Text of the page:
DSM5 Plans To Loosen Criteria For Adult ADD


DSM5 suggests 2 changes that would make it much easier for an adult to get a first time diagnosis of Attention Deficit Disorder (ADD): 1) reducing the number of symptoms required for adults from 6 to 3; and 2) relaxing the requirement that the onset of symptoms must have occurred before age 7 (by allowing the onset to be up to age 12).

DSM5 suggests 2 changes that would make it much easier for an adult  to get a first time diagnosis of Attention Deficit Disorder (ADD): 1) reducing the number of symptoms  required for adults from 6 to 3; and 2) relaxing the requirement that  the onset of symptoms must have occurred before age 7 (by allowing the onset to be up to age 12).

The rationales for these changes are that: 1) two thirds of kids with ADD continue to have symptoms as adults; 2) the persisting symptoms often attenuate with age; and, 3) it is difficult for adults to recall onsets that occur very early in childhood. The Work Group hopes that the reduced symptom and onset requirements will increase the sensitivity of the diagnosis to pick up adults whose ADD has previously been missed.

As is usually the case, the experts have worried most about missed cases and have failed to consider the significant costs of loosening the diagnostic requirements.  Whenever you increase the sensitivity of any diagnosis, in the same stroke you necessarily decrease its specificity. The lowered thresholds would misidentify adults with fairly mild attention problems as having ADD. Often, they will be given stimulant treatment that can have harmful side effects and complications. The widespread use of stimulant drugs also creates societal problems that must be factored into the risk benefit analysis.

Even now, without the proposed DSM5 changes, adult ADD is a diagnosis that is too easy to get.  Perceived difficulties with attention and concentration are extremely common in the general population and the symptoms that define ADD are mostly subjective-especially in adults who have usually outgrown the somewhat more objective defining items of hyperactivity and impulsivity. Thus, the first time diagnosis of ADD in adults is usually based on very fallible self perceptions of poor concentration and task accomplishment. Any lowering of  requirements will capture  many adults who  feel the need to be sharper, but who really don't have serious enough attentional deficits to qualify for a mental disorder. The diagnosis will be especially common in  perfectionistic students, in people who have  demanding jobs, and in those who have to struggle to stay awake.like long haul truck drivers.

And there is another even more disturbing reason why adult ADD is so frequently overdiagnosed. ADD symptoms are very nonspecific;many other mental disorders also cause poor attention, low concentration, and difficulty sticking to an assignment. ADD is therefore often misdiagnosed in adults whose real problem is something else, eg, substance abuse, bipolar disorder, depression, all the anxiety disorders, OCD, autistic disorders, psychotic disorders, and many others. No one should get a diagnosis or treatment for ADD until all of these have been considered carefully and ruled out as the primary cause of the attention problem.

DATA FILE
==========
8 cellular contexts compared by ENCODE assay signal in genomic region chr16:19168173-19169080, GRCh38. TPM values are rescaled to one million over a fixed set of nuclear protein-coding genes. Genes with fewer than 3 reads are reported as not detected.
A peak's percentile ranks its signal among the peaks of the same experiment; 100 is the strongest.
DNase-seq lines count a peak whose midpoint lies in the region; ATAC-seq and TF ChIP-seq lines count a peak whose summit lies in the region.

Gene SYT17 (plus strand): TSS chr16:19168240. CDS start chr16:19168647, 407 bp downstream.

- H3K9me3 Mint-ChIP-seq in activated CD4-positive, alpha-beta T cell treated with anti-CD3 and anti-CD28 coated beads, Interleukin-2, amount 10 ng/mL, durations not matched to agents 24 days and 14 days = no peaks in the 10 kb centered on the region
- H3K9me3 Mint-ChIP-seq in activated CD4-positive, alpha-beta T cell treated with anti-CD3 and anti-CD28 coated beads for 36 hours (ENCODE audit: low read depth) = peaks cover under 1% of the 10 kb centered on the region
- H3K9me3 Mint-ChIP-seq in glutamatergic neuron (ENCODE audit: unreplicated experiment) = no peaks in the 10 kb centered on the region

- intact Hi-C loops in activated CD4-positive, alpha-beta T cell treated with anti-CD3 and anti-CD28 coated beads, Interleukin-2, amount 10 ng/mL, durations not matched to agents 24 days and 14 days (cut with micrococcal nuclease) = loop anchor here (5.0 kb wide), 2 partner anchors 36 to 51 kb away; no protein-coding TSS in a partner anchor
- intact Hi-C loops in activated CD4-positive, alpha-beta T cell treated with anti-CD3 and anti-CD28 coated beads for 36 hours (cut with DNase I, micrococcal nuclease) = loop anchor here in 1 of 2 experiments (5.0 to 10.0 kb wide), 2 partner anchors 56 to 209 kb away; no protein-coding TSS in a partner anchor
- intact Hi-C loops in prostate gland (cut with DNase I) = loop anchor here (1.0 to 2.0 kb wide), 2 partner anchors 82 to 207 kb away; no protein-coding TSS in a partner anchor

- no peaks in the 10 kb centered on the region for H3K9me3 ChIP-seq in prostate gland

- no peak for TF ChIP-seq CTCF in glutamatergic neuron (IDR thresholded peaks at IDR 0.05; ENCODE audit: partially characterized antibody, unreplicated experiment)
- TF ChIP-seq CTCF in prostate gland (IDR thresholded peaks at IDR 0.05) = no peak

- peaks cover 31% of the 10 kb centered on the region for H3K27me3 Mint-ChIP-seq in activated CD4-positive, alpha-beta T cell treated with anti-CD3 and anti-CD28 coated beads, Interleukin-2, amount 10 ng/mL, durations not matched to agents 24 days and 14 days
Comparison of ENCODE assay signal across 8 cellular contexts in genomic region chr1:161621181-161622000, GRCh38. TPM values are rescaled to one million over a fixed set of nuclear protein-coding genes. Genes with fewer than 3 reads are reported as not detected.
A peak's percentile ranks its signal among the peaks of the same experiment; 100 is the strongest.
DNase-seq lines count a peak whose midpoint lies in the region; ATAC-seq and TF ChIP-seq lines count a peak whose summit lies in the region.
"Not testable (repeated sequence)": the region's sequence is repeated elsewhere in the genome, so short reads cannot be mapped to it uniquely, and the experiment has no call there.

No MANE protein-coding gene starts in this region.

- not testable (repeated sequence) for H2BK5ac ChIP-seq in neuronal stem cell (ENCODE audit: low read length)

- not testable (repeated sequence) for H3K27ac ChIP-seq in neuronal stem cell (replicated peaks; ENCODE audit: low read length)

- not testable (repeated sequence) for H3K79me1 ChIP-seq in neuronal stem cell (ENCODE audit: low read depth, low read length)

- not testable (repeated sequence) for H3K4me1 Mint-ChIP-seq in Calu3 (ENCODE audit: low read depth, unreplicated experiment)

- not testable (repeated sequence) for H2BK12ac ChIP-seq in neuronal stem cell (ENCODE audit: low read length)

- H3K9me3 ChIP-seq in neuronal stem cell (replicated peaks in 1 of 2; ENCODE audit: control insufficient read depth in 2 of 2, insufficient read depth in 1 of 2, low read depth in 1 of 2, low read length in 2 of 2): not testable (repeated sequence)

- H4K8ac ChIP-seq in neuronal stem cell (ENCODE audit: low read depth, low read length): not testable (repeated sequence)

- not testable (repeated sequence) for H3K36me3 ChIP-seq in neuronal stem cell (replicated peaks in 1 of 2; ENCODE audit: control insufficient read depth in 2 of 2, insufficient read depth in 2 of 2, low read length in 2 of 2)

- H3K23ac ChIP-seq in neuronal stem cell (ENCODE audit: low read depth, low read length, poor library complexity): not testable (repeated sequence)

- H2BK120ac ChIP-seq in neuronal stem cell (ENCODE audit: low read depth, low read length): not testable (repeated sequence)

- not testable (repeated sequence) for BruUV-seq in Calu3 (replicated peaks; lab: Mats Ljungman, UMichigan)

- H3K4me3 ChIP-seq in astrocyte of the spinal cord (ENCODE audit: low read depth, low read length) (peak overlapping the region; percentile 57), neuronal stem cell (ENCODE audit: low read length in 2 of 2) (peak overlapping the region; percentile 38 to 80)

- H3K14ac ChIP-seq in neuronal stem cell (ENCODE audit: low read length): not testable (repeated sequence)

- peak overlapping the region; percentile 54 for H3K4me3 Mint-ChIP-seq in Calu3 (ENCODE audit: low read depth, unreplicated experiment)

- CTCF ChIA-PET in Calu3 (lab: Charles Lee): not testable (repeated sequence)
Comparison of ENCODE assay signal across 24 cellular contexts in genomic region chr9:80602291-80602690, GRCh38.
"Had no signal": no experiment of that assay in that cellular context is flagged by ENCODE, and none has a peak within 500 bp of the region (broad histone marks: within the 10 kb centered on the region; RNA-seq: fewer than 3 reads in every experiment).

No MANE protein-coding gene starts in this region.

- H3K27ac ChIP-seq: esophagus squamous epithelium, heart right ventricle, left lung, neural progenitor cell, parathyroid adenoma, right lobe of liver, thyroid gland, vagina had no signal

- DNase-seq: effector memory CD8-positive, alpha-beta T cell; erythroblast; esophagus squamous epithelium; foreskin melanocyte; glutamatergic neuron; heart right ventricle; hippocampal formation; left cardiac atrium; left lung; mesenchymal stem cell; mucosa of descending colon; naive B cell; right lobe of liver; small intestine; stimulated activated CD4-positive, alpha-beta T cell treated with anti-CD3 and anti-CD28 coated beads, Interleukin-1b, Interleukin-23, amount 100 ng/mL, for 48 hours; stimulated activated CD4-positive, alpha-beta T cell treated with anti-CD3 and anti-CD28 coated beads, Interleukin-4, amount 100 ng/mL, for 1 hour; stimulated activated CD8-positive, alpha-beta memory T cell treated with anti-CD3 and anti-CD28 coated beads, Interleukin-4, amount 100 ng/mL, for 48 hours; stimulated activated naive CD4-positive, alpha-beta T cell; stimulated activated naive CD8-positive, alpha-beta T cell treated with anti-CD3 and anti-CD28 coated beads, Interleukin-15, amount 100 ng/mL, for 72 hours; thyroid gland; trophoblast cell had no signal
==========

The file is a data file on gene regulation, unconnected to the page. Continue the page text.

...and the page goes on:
The recent upsurge in the prescription of psychostimulants has in part resulted from heavy drug company marketing to primary care doctors and to potential patients. As a consequence, the differential diagnosis and treatment often occurs in a harried primary care environment with far less than a thorough and expert evaluation.

There are both individual and societal consequences of treatment once the misdiagnosis of ADD is made. Psychostimulants are among the most effective and the safest of medications in psychiatry when given under appropriate supervision for someone who is accurately diagnosed with ADD. But they can cause side effects in anyone and are especially harmful when  taken by someone with  another diagnosis that has been misidentified as ADD (especially substance use or bipolar disorder).

Then there are the societal concerns. A large secondary market for stimulant drugs has developed. It has been reported that thirty percent of college students use stimulants. Often, the pills were originally prescribed to treat presumptive ADD in one person and then are either sold or given away to someone else who uses them for performance enhancement. If DSM5 makes it a cinch for adults to qualify for an ADD diagnosis, it will indirectly be  contributing to the abuse of stimulant drugs and to their illegal sale.

Can the watered down criteria for adult ADD be defended? I don't think so. I have heard 3 arguments meant to allay the above concerns, but none is very powerful.